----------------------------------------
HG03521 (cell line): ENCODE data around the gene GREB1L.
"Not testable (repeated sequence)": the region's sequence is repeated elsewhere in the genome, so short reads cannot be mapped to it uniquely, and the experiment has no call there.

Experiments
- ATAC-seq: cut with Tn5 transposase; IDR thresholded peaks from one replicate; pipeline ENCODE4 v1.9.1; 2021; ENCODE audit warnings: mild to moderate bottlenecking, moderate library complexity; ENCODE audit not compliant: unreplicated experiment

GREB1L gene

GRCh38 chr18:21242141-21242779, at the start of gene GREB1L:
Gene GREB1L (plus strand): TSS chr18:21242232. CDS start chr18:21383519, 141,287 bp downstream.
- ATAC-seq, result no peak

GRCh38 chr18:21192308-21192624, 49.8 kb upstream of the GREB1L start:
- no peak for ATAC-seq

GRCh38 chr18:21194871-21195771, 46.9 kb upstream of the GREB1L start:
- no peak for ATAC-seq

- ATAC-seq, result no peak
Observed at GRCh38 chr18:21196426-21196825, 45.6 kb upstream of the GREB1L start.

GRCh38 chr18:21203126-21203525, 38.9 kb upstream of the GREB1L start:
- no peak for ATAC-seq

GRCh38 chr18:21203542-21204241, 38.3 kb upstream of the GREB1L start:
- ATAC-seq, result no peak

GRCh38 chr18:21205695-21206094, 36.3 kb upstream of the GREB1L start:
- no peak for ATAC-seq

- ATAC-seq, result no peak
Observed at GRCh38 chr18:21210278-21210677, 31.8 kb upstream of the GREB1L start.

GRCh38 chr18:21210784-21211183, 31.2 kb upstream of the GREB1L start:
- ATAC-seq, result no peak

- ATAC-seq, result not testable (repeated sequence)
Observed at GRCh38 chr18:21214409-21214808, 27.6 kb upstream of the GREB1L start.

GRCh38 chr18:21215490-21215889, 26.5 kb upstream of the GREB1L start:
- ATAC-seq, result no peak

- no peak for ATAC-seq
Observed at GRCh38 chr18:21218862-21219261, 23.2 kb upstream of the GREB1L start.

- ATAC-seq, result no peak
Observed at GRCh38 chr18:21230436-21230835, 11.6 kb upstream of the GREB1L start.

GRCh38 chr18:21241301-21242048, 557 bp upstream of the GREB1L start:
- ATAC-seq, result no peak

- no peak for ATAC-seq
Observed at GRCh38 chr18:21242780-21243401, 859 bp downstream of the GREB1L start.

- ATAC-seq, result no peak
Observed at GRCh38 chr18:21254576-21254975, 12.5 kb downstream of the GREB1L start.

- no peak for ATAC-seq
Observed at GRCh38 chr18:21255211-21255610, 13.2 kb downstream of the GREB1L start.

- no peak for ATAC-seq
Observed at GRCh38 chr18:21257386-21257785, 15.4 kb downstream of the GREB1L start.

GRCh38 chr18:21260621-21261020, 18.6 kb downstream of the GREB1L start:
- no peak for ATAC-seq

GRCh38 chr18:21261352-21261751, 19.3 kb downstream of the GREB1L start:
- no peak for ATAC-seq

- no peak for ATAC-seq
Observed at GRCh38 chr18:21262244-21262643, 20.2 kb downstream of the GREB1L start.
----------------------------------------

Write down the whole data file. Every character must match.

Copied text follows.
HG03521 (cell line): ENCODE data around the gene GREB1L.
"Not testable (repeated sequence)": the region's sequence is repeated elsewhere in the genome, so short reads cannot be mapped to it uniquely, and the experiment has no call there.

Experiments
- ATAC-seq: cut with Tn5 transposase; IDR thresholded peaks from one replicate; pipeline ENCODE4 v1.9.1; 2021; ENCODE audit warnings: mild to moderate bottlenecking, moderate library complexity; ENCODE audit not compliant: unreplicated experiment

GREB1L gene

GRCh38 chr18:21242141-21242779, at the start of gene GREB1L:
Gene GREB1L (plus strand): TSS chr18:21242232. CDS start chr18:21383519, 141,287 bp downstream.
- ATAC-seq, result no peak

GRCh38 chr18:21192308-21192624, 49.8 kb upstream of the GREB1L start:
- no peak for ATAC-seq

GRCh38 chr18:21194871-21195771, 46.9 kb upstream of the GREB1L start:
- no peak for ATAC-seq

- ATAC-seq, result no peak
Observed at GRCh38 chr18:21196426-21196825, 45.6 kb upstream of the GREB1L start.

GRCh38 chr18:21203126-21203525, 38.9 kb upstream of the GREB1L start:
- no peak for ATAC-seq

GRCh38 chr18:21203542-21204241, 38.3 kb upstream of the GREB1L start:
- ATAC-seq, result no peak

GRCh38 chr18:21205695-21206094, 36.3 kb upstream of the GREB1L start:
- no peak for ATAC-seq

- ATAC-seq, result no peak
Observed at GRCh38 chr18:21210278-21210677, 31.8 kb upstream of the GREB1L start.

GRCh38 chr18:21210784-21211183, 31.2 kb upstream of the GREB1L start:
- ATAC-seq, result no peak

- ATAC-seq, result not testable (repeated sequence)
Observed at GRCh38 chr18:21214409-21214808, 27.6 kb upstream of the GREB1L start.

GRCh38 chr18:21215490-21215889, 26.5 kb upstream of the GREB1L start:
- ATAC-seq, result no peak

- no peak for ATAC-seq
Observed at GRCh38 chr18:21218862-21219261, 23.2 kb upstream of the GREB1L start.

- ATAC-seq, result no peak
Observed at GRCh38 chr18:21230436-21230835, 11.6 kb upstream of the GREB1L start.

GRCh38 chr18:21241301-21242048, 557 bp upstream of the GREB1L start:
- ATAC-seq, result no peak

- no peak for ATAC-seq
Observed at GRCh38 chr18:21242780-21243401, 859 bp downstream of the GREB1L start.

- ATAC-seq, result no peak
Observed at GRCh38 chr18:21254576-21254975, 12.5 kb downstream of the GREB1L start.

- no peak for ATAC-seq
Observed at GRCh38 chr18:21255211-21255610, 13.2 kb downstream of the GREB1L start.

- no peak for ATAC-seq
Observed at GRCh38 chr18:21257386-21257785, 15.4 kb downstream of the GREB1L start.

GRCh38 chr18:21260621-21261020, 18.6 kb downstream of the GREB1L start:
- no peak for ATAC-seq

GRCh38 chr18:21261352-21261751, 19.3 kb downstream of the GREB1L start:
- no peak for ATAC-seq

- no peak for ATAC-seq
Observed at GRCh38 chr18:21262244-21262643, 20.2 kb downstream of the GREB1L start.